The term “resiliency” when referring to applications refers to how well the application is able to recover when a vital component or underlying resource is missing. In virtualization environments, a key consideration is what will happen to a business critical application when the underlying host on which the virtual machine suddenly becomes unavailable. What will happen to the transactions currently being processed by the application? What will a customer or client who is using the application experience when this happens?
These are no trivial matters for a business, and because of this the big players in the virtualization market like Microsoft and VMware have developed various solutions to ensure that virtualized applications can recover quickly and gracefully from host failures without incurring data loss.
But before we examine several of these solutions, let’s step back from the technologies for a moment and consider what drives (or should drive) decision-making with regard to virtualization solutions, namely the business requirements of your organization.
Aligning technology with business requirements
To understand the kinds of decisions that may be involved when selecting a technology or solution to meet a business need, we’ll consider a simple analogy around a familiar tool: the screwdriver.
Consider a business that needs a screwdriver to keep their operations running smoothly. Company A looks at what’s available on Amazon and they decide to purchase Screwdriver Number One (see http://amzn.to/1fjGALC):
Figure 1: A tool that can help ensure operational resiliency for a mature business.
Did they make the right decision? If the company is a mature business that is only concerned with continuing to crank out more of their existing product at the rate they’ve been doing for many years, then the answer is yes. Not every company is looking for ways to expand or capitalize on the latest market trends. Does a business that makes toothpicks need a private cloud solution? Maybe they only need a Hyper-V host running some custom code on a Windows XP virtual machine disconnected from the Internet for controlling their toothpick making machine.
Then there’s Company B which sees their market share as eroding in the near future. As a result, they want to diversify into new products. Since this means they might soon have to purchase some new industrial equipment, they want to ensure they’ll have the necessary tools to maintain such new equipment whatever it might be. So they purchase Screwdriver Number Two instead (see http://amzn.to/1jvfwjP):
Figure 2: A tool that can help ensure operational resiliency for a business thinking of diversifying.
Not only does the above screwdriver include a variety of standard bits, these bits are also attached so they’re easier to use and won’t get lost. And it has a built-in flashlight so you can fix your machinery when the lights go off! Surely any business that considers diversification a key to their long-term survival will want to buy this screwdriver. But a business that’s merely interested in maintaining their current market share with their existing product line would probably consider it a waste of their money to purchase a high-tech solution like this.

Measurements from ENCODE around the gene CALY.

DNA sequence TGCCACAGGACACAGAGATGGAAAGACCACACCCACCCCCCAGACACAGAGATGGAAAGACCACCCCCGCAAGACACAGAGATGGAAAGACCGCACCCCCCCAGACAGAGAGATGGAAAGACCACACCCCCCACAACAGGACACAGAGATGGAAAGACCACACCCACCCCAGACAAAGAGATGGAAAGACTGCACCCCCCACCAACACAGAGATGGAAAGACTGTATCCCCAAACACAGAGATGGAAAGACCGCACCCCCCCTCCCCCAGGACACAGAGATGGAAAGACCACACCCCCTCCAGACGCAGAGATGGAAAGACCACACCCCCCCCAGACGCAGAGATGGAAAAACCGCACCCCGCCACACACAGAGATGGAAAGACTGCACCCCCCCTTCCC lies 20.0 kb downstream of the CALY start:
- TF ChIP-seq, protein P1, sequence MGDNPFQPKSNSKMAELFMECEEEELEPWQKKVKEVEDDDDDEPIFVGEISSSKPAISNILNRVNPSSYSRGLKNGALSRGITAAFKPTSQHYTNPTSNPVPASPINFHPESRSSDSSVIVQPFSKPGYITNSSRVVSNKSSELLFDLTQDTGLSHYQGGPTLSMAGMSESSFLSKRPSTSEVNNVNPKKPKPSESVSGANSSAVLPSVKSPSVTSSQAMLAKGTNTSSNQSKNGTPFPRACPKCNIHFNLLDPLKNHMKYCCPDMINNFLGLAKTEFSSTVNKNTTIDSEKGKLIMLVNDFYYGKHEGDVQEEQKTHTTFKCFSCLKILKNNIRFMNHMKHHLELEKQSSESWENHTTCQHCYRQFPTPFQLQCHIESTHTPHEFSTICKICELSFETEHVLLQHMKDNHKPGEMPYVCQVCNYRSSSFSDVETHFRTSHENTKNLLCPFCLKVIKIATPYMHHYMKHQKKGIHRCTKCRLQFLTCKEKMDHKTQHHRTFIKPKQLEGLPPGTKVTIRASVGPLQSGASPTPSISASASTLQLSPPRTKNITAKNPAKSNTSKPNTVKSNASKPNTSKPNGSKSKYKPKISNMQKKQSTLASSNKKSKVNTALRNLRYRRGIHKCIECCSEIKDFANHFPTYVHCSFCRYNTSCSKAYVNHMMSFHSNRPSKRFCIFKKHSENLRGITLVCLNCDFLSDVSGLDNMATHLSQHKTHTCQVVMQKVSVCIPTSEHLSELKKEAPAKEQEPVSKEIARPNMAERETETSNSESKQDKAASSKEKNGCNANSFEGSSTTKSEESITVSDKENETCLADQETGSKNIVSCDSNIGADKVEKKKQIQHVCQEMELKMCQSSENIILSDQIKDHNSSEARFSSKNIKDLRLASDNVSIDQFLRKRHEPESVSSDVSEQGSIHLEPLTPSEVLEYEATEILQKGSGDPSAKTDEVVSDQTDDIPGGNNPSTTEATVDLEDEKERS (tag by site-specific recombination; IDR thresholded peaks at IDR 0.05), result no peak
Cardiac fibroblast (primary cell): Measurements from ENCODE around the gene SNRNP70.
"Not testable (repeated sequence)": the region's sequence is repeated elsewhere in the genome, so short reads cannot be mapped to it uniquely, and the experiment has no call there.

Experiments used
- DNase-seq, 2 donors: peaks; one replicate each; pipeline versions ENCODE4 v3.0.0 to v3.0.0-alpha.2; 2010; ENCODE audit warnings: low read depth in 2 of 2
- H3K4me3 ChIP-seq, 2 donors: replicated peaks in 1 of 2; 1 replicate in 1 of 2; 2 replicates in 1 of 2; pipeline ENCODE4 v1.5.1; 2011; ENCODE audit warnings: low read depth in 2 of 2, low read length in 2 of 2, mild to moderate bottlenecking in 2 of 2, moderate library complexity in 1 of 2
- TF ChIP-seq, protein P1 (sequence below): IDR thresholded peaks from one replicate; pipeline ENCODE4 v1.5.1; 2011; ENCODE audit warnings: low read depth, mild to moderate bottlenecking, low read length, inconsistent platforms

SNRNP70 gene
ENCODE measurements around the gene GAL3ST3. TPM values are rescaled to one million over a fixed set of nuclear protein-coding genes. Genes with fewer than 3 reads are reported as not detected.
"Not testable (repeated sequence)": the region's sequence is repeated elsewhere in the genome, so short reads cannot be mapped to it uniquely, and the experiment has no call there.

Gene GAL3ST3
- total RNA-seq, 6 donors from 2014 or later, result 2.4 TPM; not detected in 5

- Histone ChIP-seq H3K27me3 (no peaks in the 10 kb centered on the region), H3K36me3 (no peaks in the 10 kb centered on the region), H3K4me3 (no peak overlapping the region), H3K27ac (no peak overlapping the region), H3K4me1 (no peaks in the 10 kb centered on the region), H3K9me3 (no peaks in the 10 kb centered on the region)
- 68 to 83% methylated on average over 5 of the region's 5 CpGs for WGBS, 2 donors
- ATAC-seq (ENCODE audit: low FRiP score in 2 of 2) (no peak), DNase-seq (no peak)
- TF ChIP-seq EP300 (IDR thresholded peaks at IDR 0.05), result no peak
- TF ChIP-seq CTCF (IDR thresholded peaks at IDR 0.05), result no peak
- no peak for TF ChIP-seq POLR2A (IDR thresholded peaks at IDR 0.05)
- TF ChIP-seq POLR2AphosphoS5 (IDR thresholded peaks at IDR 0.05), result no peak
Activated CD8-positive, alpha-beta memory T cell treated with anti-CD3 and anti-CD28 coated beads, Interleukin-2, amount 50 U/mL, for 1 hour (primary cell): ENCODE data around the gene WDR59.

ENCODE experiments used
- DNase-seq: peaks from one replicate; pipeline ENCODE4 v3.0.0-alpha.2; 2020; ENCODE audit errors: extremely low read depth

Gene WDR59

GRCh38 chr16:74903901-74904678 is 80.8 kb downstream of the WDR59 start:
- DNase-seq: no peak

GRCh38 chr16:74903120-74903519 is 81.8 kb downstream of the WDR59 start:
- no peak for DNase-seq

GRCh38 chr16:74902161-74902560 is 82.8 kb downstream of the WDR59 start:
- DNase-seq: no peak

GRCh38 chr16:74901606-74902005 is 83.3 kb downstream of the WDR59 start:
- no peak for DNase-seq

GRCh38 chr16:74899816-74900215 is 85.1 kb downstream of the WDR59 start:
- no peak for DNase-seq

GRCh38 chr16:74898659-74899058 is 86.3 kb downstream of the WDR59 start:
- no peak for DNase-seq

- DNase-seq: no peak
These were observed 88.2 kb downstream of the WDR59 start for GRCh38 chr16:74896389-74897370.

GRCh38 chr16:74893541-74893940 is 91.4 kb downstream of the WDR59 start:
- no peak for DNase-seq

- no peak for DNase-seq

Then there are the nimble ones, the agile ones, high tech companies that need to grow fast so they can jump on trends and dominate emerging markets. Funded by angel investors, they’re ready and willing to throw cash at a problem to ensure their operations can scale quickly and handle anything that might arise. Company C is an example of such a business, and they have no qualms ordering Screwdriver Number Three (see http://amzn.to/1eQ8QZm):
Figure 3: A tool that can help ensure operational resiliency for a business that needs agility.
Powerful and reliable, with hex bit tips for easy changeover, this highly-rated tool may cost a lot but it will help ensure the resiliency of your industrial line of operations in any situation.
Unfortunately the prevalent line of thinking today is that every business needs this kind of tool, and that simply isn’t true. Instead, the tool you buy should align with the needs of your business, and different kinds of businesses have different kinds of needs.
The same kind of thinking applies today to ensuring application resiliency in virtualization environments. There are several different solutions available from different virtualization vendors, and the solution you choose for your organization should be based on the specific needs of your business. Let’s briefly look at the pros and cons of two such solutions: VMware Fault Tolerance and Hyper-V guest clustering.
VMware Fault Tolerance
VMware Fault Tolerance (FT) can help ensure application resiliency by keeping a live shadow copy of a virtual machine running in lockstep with the virtual machine. VMware FT was introduced in version 4.0 of VMware vSphere and requires that VMware High Availability (HA) be configured for the hosts involved. With FT, any file operations and other processing that happen on the primary virtual machine also take place on the secondary (shadow) virtual machine to keep the two virtual machines in an identical state at all times. Then if something happens that causes the primary virtual machine’s host to go down, the secondary virtual machine (which runs on a different host) can immediately jump in and pick up where the primary left off to continue whatever operations were being executed on the primary with no interruption and no loss of data. The resulting solution (HA + FT) can provide continuous availability with essentially zero downtime for mission critical virtualized applications and services.
The advantages of VMware FT include the following:
- Simplicity – The concept of having a live shadow of an application running in the background and ready to take over in the event of a disruption is simple and appealing.
- Easy to implement – Provided you already have VMware HA set up in your environment, configuring FT takes only a couple of clicks of the mouse.
- Broad application support – Basically any application on any operating system that can be virtualized using VMware ESX can be made more resilient by enabling VMware FT. Specifically, FT can be used to increase the resiliency even of applications that aren’t cluster-aware.